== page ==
Wednesday, September 1, 2004

Some quick tips to reduce internationalization nightmares

GLOBALIZING YOUR NETWORK

By Douglas Robinson

Running an international store entirely in U.S. dollars is obviously something that is done every day and widely accepted. But what happens when international customers think that your dollars are Great British Pounds, suddenly making your products or services cost twice as much, or even Turkish Liras, around 1.5 million of which add up to only a single U.S. Dollar? I've seen it. I still have the nightmares.

So when a concerned customer pointed out to us that his server suddenly looked as if it was going to cost almost twice as much as our ad said it would, we checked it out. As we all should (and probably did) know, but forgot, whenever you have a number field, such as a calculated value coming from an online store, there are options for presentation.

One of these, of course, is currency. The default value for this field, however, is "User setting." This will translate into the local currency of choice and, thus, is obviously bad. But fixing it is simple. Selecting the field in question, select Edit -> Properties, then choosing Control (the second tab from the left).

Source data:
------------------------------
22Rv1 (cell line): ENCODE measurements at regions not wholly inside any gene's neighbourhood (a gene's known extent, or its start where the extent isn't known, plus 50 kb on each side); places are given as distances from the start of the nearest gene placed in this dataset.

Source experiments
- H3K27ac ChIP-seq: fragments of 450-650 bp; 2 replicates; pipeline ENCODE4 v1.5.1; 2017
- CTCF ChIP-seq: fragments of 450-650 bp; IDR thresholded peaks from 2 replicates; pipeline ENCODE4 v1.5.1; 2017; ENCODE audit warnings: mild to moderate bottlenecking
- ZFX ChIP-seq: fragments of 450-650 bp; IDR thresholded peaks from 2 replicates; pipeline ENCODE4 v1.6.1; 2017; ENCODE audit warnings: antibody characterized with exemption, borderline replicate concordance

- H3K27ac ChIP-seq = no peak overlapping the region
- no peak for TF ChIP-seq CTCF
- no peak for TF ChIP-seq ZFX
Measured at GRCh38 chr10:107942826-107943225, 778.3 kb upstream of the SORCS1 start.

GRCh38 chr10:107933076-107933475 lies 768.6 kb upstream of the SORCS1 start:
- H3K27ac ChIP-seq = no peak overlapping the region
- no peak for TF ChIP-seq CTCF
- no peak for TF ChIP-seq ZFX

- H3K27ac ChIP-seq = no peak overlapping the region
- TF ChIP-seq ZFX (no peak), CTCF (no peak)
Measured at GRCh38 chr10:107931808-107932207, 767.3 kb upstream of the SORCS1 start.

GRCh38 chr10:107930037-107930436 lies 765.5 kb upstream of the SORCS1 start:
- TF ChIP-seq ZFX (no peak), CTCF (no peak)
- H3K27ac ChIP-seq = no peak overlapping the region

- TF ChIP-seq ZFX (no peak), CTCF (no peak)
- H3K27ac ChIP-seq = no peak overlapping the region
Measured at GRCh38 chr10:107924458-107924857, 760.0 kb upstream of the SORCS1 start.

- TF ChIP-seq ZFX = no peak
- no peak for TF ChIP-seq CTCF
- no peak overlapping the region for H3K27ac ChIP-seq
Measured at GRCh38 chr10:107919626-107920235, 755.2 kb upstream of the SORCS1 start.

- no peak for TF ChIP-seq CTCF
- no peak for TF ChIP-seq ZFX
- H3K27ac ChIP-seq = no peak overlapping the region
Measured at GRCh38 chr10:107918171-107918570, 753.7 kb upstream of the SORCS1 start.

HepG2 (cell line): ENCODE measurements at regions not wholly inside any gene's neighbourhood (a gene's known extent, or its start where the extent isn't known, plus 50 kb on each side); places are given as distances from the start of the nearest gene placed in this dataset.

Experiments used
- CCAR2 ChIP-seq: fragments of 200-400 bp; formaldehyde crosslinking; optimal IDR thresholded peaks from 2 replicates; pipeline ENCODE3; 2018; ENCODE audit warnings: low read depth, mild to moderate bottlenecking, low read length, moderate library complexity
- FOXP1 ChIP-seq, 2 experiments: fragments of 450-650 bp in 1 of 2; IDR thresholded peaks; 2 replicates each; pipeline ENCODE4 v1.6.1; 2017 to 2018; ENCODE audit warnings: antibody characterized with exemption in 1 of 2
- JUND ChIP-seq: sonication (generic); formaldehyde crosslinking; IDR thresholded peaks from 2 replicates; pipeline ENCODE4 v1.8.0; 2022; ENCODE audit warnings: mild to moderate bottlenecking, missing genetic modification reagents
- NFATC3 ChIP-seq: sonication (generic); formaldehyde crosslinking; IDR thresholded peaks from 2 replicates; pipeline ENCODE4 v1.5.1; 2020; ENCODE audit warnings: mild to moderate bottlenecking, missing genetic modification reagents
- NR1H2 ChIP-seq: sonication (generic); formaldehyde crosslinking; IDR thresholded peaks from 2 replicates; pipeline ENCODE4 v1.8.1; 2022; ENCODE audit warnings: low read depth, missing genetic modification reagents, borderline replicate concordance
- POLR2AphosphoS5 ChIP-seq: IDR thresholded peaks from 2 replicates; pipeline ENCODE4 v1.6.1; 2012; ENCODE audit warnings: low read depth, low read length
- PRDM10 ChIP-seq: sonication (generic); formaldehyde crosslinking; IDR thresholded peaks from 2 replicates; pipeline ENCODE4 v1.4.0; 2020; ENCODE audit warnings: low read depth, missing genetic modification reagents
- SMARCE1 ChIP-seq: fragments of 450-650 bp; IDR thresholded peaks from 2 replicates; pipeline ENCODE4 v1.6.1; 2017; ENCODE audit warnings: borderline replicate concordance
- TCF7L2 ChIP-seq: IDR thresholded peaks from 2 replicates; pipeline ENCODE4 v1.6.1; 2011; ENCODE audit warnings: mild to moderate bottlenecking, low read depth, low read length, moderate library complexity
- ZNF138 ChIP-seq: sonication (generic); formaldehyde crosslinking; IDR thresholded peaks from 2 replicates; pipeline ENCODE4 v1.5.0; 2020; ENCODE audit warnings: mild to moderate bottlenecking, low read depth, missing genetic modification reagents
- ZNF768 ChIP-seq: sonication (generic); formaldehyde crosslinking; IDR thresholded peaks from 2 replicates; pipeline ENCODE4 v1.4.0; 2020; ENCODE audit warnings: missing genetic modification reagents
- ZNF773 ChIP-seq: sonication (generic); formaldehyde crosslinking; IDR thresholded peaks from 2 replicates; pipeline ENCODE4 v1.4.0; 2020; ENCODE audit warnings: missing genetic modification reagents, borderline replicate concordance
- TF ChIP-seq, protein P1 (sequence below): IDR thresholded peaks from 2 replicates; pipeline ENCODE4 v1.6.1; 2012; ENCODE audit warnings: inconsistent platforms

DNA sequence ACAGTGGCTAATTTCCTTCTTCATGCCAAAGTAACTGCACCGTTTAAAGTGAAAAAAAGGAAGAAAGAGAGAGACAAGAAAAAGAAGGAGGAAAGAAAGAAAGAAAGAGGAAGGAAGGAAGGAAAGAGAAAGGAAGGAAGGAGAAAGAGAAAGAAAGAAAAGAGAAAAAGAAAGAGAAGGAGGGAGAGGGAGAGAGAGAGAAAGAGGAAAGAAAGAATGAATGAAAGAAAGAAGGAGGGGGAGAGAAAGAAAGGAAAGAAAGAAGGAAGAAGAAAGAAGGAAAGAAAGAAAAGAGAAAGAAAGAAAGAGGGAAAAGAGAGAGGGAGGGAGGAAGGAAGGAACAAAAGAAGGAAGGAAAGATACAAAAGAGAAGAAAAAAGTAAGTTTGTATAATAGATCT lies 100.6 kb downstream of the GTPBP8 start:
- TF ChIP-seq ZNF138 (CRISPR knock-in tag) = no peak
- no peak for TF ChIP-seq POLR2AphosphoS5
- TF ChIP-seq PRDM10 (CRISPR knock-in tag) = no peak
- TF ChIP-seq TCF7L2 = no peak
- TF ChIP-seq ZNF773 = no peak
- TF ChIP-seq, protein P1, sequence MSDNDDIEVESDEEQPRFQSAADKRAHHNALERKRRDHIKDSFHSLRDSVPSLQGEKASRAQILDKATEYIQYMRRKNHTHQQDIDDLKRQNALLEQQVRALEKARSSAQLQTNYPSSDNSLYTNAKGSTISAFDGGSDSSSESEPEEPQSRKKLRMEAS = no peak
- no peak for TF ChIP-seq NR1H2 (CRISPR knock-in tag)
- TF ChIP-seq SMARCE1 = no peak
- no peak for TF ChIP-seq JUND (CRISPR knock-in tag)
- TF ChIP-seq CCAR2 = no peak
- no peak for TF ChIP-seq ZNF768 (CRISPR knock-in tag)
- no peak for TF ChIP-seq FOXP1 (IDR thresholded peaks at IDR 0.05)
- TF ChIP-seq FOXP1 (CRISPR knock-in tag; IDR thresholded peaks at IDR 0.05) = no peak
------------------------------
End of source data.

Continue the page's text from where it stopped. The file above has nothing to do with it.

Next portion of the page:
There it is. Number format on the left, probably already reading currency, and then display formatting on the right. Switch to custom in the drop-down menu and then the bottom row becomes available, where you can set most any options you'd like, from more currency symbols than I knew existed to whether you want the symbol before or after the number, etc.

I still lock the doors at night, but I sleep a little easier knowing this has been fixed.

Another little issue we came across hosting companies from the far side of the world was that most people outside the U.S. don't want to use the month-date-year date system. So we rushed into the fray, searching for an answer.

Turns out there's a fantastically easy fix for this problem, and I'll show you two different ways to do it. The first is simply to fire up an editor -- but be sure your Domino server isn't running whenever you do this -- and then open up your Notes.ini file. From there, all you need to do is paste the line "DateOrder=DMY" as a new line anywhere in the file and save it.

The second, for those of you who are console junkies, is that you can open up the Domino Administrator, highlight the server in question, and select Server -> Server -> Secure Console and, after you authenticate with the server and get into the console itself, type "Set Configuration DateOrder=DMY". If you want to make extra sure it was successfully changed, type "Show Configuration DateOrder" If it comes out as DMY, you know you got it right.

Either way you choose, you need only restart Domino and you'll find that all dates have been reformatted to display date-first. And then the customer can smile, sip a cup of tea, and take an afternoon siesta.

Doug Robinson works as an Account Executive at Prominic.NET (see http://www.Prominic.NET) and can be reached at DRobinson@Prominic.NET.